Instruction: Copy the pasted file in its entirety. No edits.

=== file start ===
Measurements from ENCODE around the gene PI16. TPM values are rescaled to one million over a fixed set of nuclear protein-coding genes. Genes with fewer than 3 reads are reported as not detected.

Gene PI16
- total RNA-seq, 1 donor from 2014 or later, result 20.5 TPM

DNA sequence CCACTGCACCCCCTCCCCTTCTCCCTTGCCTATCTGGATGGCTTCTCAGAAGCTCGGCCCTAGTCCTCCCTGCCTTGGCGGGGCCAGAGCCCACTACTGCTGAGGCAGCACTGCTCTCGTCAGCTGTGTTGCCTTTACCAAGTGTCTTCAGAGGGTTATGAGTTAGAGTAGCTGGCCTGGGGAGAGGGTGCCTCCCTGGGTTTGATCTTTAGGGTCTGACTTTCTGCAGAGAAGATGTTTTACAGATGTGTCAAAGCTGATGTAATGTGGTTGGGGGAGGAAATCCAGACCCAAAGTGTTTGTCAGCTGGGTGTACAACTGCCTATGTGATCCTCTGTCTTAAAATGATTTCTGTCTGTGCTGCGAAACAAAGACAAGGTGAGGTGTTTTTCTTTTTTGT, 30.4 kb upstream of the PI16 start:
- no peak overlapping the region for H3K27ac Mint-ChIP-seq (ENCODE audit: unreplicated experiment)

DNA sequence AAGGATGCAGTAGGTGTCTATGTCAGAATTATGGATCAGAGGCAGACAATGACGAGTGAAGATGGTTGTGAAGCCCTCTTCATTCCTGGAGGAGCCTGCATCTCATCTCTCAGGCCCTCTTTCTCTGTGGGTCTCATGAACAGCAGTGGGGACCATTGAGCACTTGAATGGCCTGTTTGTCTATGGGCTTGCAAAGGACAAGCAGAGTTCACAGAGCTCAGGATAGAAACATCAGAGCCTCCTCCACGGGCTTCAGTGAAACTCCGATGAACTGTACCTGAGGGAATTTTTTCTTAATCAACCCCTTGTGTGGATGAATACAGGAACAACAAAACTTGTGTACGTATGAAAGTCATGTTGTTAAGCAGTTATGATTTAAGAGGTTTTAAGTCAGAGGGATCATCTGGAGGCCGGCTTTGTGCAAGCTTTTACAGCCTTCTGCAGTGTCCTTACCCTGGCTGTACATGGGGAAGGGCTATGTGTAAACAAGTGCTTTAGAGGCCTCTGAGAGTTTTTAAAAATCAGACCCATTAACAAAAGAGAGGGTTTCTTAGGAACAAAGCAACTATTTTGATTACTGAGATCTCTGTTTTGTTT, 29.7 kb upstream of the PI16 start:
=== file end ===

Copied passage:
Measurements from ENCODE around the gene PI16. TPM values are rescaled to one million over a fixed set of nuclear protein-coding genes. Genes with fewer than 3 reads are reported as not detected.

Gene PI16
- total RNA-seq, 1 donor from 2014 or later, result 20.5 TPM

DNA sequence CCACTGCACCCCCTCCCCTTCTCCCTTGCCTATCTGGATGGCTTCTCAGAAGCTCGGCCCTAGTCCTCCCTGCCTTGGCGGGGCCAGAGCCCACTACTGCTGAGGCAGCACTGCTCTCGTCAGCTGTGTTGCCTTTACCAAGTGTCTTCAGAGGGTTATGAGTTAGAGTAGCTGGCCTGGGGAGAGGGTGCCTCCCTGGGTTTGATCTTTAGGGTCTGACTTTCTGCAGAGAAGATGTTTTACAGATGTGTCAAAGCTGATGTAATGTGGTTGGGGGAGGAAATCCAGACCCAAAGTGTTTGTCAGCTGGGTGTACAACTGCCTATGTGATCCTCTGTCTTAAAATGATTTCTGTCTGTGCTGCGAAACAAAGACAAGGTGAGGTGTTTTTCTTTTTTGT, 30.4 kb upstream of the PI16 start:
- no peak overlapping the region for H3K27ac Mint-ChIP-seq (ENCODE audit: unreplicated experiment)

DNA sequence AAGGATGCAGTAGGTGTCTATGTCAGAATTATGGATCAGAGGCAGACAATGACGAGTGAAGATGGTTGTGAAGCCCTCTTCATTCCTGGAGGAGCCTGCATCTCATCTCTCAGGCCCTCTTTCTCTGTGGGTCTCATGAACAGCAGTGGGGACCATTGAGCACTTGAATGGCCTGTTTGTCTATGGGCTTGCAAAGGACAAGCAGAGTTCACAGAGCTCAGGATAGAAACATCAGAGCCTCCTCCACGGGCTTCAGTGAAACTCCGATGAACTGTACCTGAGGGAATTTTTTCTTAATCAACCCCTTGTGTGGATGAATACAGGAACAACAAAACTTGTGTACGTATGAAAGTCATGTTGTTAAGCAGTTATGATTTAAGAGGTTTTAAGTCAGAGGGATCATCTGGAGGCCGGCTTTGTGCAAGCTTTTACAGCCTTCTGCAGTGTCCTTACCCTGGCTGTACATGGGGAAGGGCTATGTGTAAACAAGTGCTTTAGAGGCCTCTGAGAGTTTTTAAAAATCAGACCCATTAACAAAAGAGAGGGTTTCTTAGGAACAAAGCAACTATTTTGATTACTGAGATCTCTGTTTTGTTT, 29.7 kb upstream of the PI16 start: